Nissan’s Carlos Ghosn gets more charges, so release is now unlikely
His detention has put the spotlight on Japan’s justice system, with prosecutors able to hold Ghosn for two months of pre-trial detention, for each charge, which is renewable
Tokyo — On Friday, Tokyo prosecutors filed two new charges of financial misconduct against former Nissan chief Carlos Ghosn, meaning the automotive tycoon is unlikely to be leaving his jail cell soon.
Lawyers for the former jet-setting executive filed a bail application hours later, but have acknowledged that he will probably be detained until a trial.
Ghosn denies any wrongdoing and argued in a dramatic first court appearance on Tuesday that he has been “wrongly accused and unfairly detained”.
He was already facing a first charge for allegedly under-reporting his compensation over five years to the tune of ¥5bn ($46m) in official documents to shareholders.
The charges filed on Friday allege that the under-reporting continued for another three years, and they include a charge of “aggravated breach of trust” over a complex, alleged scheme in which Ghosn is said to have tried to transfer losses on foreign-exchange contracts to Nissan’s books.
As part of the scheme, he is accused of also using company funds to repay a Saudi acquaintance who put up collateral for the contracts.
Prosecutors also filed charges Friday against Nissan and Ghosn aide Greg Kelly over the additional three years of under-reporting pay. “We took these steps today because we believe they are cases worthy of indictment and going to trial,” said deputy chief prosecutor Shin Kukimoto.
A prosecutor’s office spokesperson said charges against Ghosn carry a maximum prison sentence of 15 years.
The breach of trust charge is regarded as particularly serious, and Ghosn’s lawyer Motonari Otsuru admitted Tuesday it would be “very difficult” to secure bail for his client. “In general in such cases in Japan, it is, indeed, the case that bail is not approved before the first trial takes place,” he said, adding that it could be six months before the case comes before a judge.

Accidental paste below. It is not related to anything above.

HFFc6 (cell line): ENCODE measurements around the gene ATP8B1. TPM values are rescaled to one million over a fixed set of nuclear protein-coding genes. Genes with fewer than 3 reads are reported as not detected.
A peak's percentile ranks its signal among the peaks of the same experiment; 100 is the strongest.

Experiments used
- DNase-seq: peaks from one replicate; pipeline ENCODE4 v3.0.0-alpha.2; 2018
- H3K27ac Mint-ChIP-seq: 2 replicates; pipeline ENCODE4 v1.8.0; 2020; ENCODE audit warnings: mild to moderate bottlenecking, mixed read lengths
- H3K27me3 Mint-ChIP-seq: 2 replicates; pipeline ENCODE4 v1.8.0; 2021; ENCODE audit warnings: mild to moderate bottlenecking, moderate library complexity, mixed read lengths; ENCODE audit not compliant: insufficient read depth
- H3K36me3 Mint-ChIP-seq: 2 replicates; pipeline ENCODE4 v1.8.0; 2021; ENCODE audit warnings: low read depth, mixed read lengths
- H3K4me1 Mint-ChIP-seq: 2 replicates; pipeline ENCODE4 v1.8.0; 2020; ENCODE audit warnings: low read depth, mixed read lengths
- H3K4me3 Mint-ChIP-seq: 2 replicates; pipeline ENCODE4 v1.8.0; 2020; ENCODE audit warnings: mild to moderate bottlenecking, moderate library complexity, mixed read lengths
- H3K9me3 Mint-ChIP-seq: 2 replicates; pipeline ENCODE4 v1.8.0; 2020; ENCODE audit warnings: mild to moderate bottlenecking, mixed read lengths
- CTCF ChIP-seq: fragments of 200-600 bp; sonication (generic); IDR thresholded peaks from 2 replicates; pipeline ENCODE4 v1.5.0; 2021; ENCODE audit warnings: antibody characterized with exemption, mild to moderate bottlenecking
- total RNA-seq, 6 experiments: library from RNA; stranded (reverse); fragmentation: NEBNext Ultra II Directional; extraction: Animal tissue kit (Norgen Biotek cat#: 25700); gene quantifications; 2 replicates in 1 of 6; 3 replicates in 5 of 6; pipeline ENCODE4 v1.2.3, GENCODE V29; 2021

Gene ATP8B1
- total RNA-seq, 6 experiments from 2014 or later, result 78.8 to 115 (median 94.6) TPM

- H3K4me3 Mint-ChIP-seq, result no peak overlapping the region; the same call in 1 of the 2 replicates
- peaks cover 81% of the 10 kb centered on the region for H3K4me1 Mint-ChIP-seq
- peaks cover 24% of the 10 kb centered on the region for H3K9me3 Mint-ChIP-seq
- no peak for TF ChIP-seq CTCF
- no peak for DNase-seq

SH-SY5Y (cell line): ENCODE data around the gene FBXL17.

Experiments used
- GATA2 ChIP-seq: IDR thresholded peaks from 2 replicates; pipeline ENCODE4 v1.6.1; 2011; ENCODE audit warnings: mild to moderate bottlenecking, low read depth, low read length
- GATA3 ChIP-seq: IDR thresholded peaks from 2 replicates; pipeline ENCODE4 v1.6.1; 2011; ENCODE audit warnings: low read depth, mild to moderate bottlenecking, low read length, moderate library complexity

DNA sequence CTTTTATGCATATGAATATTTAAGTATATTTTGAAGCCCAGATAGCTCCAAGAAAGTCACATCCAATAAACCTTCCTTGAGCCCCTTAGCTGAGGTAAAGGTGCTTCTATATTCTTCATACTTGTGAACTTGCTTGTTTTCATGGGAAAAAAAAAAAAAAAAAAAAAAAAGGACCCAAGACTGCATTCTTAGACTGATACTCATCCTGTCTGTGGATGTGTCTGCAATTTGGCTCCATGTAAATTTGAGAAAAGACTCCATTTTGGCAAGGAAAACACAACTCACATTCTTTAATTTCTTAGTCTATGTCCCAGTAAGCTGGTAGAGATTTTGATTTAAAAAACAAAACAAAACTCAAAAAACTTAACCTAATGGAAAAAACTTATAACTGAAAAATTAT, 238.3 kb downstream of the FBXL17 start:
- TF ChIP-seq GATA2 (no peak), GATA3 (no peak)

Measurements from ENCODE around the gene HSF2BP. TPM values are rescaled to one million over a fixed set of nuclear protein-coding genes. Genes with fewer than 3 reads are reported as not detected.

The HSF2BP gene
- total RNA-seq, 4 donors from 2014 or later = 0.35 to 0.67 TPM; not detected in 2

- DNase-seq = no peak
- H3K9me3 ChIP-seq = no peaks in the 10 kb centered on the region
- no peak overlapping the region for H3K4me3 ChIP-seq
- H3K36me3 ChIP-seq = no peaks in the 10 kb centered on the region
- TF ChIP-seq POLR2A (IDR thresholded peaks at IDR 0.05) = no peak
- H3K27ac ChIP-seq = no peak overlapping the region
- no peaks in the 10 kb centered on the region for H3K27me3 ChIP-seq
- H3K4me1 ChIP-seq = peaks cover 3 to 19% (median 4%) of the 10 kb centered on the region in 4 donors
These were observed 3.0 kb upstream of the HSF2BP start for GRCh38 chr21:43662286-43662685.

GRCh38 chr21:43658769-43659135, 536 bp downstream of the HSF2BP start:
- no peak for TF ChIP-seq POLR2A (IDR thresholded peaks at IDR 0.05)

New allegations emerge
Ghosn has appeared in public just once since his shock November 19 arrest, during the Tuesday court hearing called after his lawyers requested that judges explain the tycoon’s ongoing detention.
One of the most recognisable foreign executives in Japan, Ghosn was led into Tokyo District Court in handcuffs and with a rope around his waist and was noticeably thinner. He spoke in a strong voice and said he had acted “honourably, legally and with the knowledge and approval of the appropriate executives inside the company”.
The judge said his ongoing detention was justified because he poses a flight risk and could tamper with evidence if released. A request filed the same day by his lawyers to end his detention was rejected.
Private jet to private cell
Ghosn’s prolonged detention has put the spotlight on Japan’s justice system, which has come in for some international criticism.
With each allegation against Ghosn, prosecutors can seek up to 22 days of detention to investigate the claims — the period for the aggravated breach of trust allegation expired on Friday. And with each formal charge, prosecutors can hold Ghosn for two months of pre-trial detention, which is renewable.
The jet-setting high-flyer, who once sparked criticism for his lavish lifestyle, has gone from spacious digs in international capitals to a one-man cell. He was initially held in a small room with traditional Japanese tatami floor mats to sleep on, but has now been moved to a larger cell with a Western-style bed.
He has reportedly complained about the rice-based diet at the detention centre, with his family saying he has lost up to 20kg. This week he had a fever that prompted prosecutors to suspend their interrogations, though his lawyer said on Friday that Ghosn’s temperature had gone back down.
Ghosn’s arrest has exposed rifts in the alliance he forged and led between Nissan, Mitsubishi Motors and France’s Renault. While the two Japanese firms quickly ousted him from leadership roles, Renault has kept him on and its board said on Thursday that an ongoing audit has found no sign of fraud in the last two years.
Nissan said on Friday that it has filed its own criminal complaint against its former chief “on the basis of Ghosn’s misuse of a significant amount of the company’s funds”. It said it took the charges filed against the firm “extremely seriously” and was continuing its investigation into the case.